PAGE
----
By Wimley, C. J.
Business Credit , Vol. 109, No. 9
In a recent study published by Aberdeen, titled Technology Platforms for Supply Chain Finance, the burden of manual-intensive processing of financial transactions was ranked as the top pressure driving an increased focus on Supply Chain Finance (SCF) technology. Historically, the accounts receivable and accounts payable functions have been extremely manual and paper based. As a result, companies have been challenged by lack of resources and visibility causing poor cash flow, increased operational costs, inaccurate forecasting and higher bad debt expense.
During the past decade, solutions to help manage these issues have evolved, first through basic automation of specific functions such as collections and deduction resolution. Eventually, these solutions progressed further and became more holistic, and today most companies view the order-to-cash (O2C) process as a single and complete function.
However, emerging trends in technology demonstrate that companies are looking for far more than pure automation of the O2C cycle. Today's technology must be capable of integrating the many disparate players in an ecosystem of suppliers, buyers, banks, data providers and other trading partners. Companies now recognize that they need a centralized hub that offers optimization of processes and workflow, as well as connectivity and collaboration. With a focus on data consolidation, process optimization and visibility, supply chain finance solutions are gaining traction in the marketplace.
"We are migrating from a decentralized credit and collections operation to a shared services center environment to help us gain visibility into our global receivables across five business units while helping to eliminate our manual processes," comments Dave Maxey, Input/ Output's treasurer and vice president of tax. "A centralized repository of data and a systematic approach will help us to more effectively manage and consolidate our credit exposure and more easily track and report on our outstanding receivables."
As the role of the finance and credit professional migrates from a purely back office function to that of a strategic partner, there is even greater demand to connect the dots across the financial supply chain. In this environment, organizations are less focused on hierarchy and protocol and are increasingly more fluid. The treasury, finance and accounting function now works closely with sales, customers and trading partners to facilitate relationships and maximize a company's profitability.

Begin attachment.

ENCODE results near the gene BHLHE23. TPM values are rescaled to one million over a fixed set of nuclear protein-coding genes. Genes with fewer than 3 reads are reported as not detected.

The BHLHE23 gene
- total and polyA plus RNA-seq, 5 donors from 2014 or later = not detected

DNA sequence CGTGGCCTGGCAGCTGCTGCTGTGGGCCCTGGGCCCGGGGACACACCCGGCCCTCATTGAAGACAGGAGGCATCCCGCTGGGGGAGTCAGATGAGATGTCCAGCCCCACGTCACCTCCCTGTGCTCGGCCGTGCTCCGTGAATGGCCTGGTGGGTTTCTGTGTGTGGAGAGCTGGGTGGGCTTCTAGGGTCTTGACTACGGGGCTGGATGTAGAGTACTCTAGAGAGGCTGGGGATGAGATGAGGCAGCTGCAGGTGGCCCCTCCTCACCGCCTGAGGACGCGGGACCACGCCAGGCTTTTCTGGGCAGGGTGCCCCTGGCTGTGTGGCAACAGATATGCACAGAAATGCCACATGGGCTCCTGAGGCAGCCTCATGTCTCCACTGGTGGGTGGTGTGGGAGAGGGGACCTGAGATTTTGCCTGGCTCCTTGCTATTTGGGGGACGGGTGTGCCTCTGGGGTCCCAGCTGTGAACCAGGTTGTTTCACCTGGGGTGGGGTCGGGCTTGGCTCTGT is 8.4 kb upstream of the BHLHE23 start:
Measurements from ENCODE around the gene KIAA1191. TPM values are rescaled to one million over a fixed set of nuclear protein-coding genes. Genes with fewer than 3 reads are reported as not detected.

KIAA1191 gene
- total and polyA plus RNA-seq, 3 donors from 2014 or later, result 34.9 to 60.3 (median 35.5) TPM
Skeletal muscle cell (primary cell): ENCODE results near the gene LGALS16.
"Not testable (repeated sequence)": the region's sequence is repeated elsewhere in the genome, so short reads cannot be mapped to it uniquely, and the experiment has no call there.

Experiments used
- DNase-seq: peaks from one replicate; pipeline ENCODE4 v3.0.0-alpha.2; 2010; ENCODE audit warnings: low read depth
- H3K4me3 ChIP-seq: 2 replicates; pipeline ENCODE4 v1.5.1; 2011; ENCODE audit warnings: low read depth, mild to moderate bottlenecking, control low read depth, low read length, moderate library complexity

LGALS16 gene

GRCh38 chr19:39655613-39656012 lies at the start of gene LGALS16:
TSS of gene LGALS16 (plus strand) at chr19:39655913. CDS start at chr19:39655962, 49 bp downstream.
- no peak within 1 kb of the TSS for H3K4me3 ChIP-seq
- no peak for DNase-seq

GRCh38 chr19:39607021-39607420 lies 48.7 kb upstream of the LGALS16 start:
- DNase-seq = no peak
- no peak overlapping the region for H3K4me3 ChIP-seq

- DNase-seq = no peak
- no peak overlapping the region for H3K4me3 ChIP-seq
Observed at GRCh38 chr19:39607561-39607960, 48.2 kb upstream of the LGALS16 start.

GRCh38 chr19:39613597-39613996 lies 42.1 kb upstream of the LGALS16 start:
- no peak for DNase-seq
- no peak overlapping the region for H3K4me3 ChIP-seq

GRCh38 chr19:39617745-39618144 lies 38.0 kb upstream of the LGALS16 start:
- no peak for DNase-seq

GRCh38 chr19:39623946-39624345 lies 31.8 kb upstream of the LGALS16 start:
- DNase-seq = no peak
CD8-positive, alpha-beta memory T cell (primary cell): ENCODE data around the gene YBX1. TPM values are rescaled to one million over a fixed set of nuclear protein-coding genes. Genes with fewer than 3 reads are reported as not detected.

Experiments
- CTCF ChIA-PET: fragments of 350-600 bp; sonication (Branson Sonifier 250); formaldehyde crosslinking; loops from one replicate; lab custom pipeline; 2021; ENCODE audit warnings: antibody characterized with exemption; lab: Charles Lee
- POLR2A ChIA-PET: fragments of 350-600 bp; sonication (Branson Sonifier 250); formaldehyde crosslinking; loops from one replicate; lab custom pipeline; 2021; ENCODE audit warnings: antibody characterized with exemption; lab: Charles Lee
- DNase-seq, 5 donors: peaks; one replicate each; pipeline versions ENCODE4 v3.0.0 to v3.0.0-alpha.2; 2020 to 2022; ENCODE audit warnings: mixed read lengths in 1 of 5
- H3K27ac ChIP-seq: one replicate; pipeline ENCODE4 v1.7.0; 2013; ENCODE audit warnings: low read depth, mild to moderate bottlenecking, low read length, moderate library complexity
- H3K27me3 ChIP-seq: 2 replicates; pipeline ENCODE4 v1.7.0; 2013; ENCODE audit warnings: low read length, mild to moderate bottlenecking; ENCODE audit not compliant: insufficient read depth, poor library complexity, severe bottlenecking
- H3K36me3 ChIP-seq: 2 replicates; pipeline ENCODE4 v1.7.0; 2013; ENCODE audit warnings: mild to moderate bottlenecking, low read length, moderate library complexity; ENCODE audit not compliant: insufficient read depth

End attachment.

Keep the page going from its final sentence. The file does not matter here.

As organizations look to the future, they are looking for centralization and collaboration, both internally and across the ecosystem. The following discusses some key technology trends relating to electronic invoicing and settlement, clearinghouses, document management, exception processing and dashboards.
Electronic Invoicing and Settlement (EIS)
By automating the financial supply-chain, companies can facilitate workflow and data exchange more effectively. Areas of focus include payment delivery, related documentation and information exchange between the ecosystem of buyers, suppliers, financial institutions and other trading partners.
The most widespread technologies to automate financial supply chain transactions today focus on automating various stages of the accounts payable (AP) and accounts receivable (AR) processes. These technologies include automation and management of credit risk facilitation, collections, deduction management, auto-cash processing, document management/data capture, exception processing and electronic invoice presentment and payment (EIPP) with system-to-system integration across buyer-seller ERP systems and their banking partners. Emerging technologies aimed at electronic invoice and settlement (EIS) are now beginning to gain traction.
More companies seem ready to rely on external, pre-configured solutions to automate processes, improve data integrity, manage the systems and perform other select roles. …